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South Korea Bans Japanese Fish imports from 430 miles..

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  • 1. Search in site... September 10, 2013 (updated) SoKorbansfishfromFukushima Cebu fish cages Shakok Fish Fish port, storage facility establishment welcomed Farm pest now exported food Call of Simon the fisherman Related Posts: Home » News » Environment & Nature » SoKor bans fish from Fukushima HOME NEWS BUSINESS SPORTS ENTERTAINMENT LIFESTYLE TECHNEWS OTHERS EPAPER IMPORT BAN – A worker uses a Geiger counter to checkpossible radioactive contamination at NoryangjinFisheries wholesale market in Seoul, South Korea.South Korea announced Friday it was banning all fishimports from Japan’s northeastern coast because ofwhat officials called growing public worry over radioactivewater leaking into the Pacific Ocean near the crippledFukushima power plant. (AP) SEOUL, South Korea (AP) – South Korea is banning all fish imports from Japan’s Fukushima region because of what it calls growing public worry over radiation contamination that has reportedly prompted a sharp decline in fish consumption. The Ministry of Oceans and Fisheries said in a statement Friday that it made the move because of insufficient information from Tokyo about what will happen in the future with contaminated water leaking from the a crippled nuclear plant into the Pacific. Seoul imposed a partial ban on Japanese fish following the March, 2011 earthquake and tsunami that led to a meltdown at the Fukushima plant. All fishery products from Fukushima and seven other nearby prefectures are now banned. Scientists have found high levels of radioactive cesium in fish near the plant. Fisheries off Fukushima are closed. South Korea announced Friday that it was banning all fish imports from along Japan’s northeastern coast because of what officials called growing public worry over radioactive water leaking into the Pacific Ocean near the crippled Fukushima Dai-ichi nuclear power plant. Fisheries in Fukushima prefecture (state) are nearly all closed, and fish caught in nearby prefectures are sold on the market only after tests have shown them to be safe for consumption. However, South Korea’s ban applies a total of eight prefectures with a combined coastline of more than 700 kilometers (430 miles), regardless of whether the fish pass safety standards or not. The South Korean government made the move because of insufficient information from Tokyo about what steps will be taken to address the leakage of contaminated water from the Fukushima Dai-ichi nuclear power plant, according to a statement by the Ministry of Oceans and Fisheries.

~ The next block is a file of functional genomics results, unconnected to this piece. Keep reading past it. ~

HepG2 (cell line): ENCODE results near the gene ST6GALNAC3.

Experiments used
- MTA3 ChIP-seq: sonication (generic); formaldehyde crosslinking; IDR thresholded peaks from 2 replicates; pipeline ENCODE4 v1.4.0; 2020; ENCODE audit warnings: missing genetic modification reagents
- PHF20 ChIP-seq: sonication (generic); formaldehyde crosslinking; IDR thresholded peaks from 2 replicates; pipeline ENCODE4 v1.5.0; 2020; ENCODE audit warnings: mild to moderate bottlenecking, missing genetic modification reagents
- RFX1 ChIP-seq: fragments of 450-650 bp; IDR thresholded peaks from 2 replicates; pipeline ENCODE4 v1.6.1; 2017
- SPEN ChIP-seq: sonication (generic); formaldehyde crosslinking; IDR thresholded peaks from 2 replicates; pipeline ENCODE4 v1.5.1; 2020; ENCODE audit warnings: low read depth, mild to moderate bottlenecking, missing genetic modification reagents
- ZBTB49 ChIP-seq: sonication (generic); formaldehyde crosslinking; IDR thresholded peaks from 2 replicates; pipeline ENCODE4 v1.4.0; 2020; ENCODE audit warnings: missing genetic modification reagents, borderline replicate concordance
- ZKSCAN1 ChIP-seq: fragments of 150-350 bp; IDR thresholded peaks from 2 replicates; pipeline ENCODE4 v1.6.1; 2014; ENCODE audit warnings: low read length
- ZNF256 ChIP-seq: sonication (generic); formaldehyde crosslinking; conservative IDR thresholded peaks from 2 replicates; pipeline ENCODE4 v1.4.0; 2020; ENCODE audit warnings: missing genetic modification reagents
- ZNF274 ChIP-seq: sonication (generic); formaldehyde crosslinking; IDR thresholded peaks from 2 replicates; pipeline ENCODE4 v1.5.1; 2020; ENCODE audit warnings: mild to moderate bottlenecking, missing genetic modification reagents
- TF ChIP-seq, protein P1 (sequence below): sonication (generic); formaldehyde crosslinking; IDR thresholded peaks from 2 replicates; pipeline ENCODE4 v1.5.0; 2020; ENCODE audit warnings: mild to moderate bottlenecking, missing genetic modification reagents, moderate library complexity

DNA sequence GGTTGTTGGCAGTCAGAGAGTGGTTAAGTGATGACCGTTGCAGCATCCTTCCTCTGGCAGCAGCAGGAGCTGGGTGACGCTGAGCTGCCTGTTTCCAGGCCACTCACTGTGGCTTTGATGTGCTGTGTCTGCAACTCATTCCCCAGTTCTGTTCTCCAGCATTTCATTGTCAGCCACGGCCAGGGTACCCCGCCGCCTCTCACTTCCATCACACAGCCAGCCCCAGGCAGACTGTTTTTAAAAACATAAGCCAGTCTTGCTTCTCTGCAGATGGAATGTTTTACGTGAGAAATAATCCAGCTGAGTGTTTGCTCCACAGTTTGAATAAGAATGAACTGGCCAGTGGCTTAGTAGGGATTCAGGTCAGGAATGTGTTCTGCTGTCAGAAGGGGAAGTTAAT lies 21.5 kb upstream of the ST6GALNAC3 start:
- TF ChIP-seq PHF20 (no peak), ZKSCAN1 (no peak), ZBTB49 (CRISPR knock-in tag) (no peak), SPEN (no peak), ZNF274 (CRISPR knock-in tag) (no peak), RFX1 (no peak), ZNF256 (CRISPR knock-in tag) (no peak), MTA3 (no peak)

• 2. MANILA BULLETIN Like 85,740 people like MANILA BULLETIN. Facebook social plugin LATEST NEWS Apple takes wraps off cheaper, multi-hued iPhone 5C New labor policy awareness urged Court awards P1.1 million to beauty queen stripped of title US Politics: Obamacare rules Too cool to ignore Tok & Mol Local low-cost carrier growth slows down in 2013 – CAPA HOME NEWS BUSINESS SPORTS ENTERTAINMENT LIFESTYLE TECHNEWS OTHERS EPAPER RSS Copyright © 2013 Manila Bulletin. All rights reserved ↑ Top 1.5m Like